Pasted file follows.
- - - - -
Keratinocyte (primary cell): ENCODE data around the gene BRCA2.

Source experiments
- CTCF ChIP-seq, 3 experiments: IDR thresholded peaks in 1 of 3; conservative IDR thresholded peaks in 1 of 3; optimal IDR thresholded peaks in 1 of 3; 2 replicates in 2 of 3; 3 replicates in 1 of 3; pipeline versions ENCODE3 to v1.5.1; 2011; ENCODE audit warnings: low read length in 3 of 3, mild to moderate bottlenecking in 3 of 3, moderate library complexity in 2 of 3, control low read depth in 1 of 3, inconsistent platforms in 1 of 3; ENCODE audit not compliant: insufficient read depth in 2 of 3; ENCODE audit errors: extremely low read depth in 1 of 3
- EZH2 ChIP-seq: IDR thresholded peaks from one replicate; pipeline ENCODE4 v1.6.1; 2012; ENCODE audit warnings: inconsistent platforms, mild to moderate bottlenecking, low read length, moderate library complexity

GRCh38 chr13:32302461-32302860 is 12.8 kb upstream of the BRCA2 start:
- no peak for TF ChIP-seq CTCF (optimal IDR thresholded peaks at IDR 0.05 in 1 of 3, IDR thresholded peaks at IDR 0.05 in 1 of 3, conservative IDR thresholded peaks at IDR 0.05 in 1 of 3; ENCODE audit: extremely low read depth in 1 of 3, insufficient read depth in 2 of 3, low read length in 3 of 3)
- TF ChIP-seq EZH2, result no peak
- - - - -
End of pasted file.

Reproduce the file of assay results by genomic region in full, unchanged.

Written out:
Keratinocyte (primary cell): ENCODE data around the gene BRCA2.

Source experiments
- CTCF ChIP-seq, 3 experiments: IDR thresholded peaks in 1 of 3; conservative IDR thresholded peaks in 1 of 3; optimal IDR thresholded peaks in 1 of 3; 2 replicates in 2 of 3; 3 replicates in 1 of 3; pipeline versions ENCODE3 to v1.5.1; 2011; ENCODE audit warnings: low read length in 3 of 3, mild to moderate bottlenecking in 3 of 3, moderate library complexity in 2 of 3, control low read depth in 1 of 3, inconsistent platforms in 1 of 3; ENCODE audit not compliant: insufficient read depth in 2 of 3; ENCODE audit errors: extremely low read depth in 1 of 3
- EZH2 ChIP-seq: IDR thresholded peaks from one replicate; pipeline ENCODE4 v1.6.1; 2012; ENCODE audit warnings: inconsistent platforms, mild to moderate bottlenecking, low read length, moderate library complexity

GRCh38 chr13:32302461-32302860 is 12.8 kb upstream of the BRCA2 start:
- no peak for TF ChIP-seq CTCF (optimal IDR thresholded peaks at IDR 0.05 in 1 of 3, IDR thresholded peaks at IDR 0.05 in 1 of 3, conservative IDR thresholded peaks at IDR 0.05 in 1 of 3; ENCODE audit: extremely low read depth in 1 of 3, insufficient read depth in 2 of 3, low read length in 3 of 3)
- TF ChIP-seq EZH2, result no peak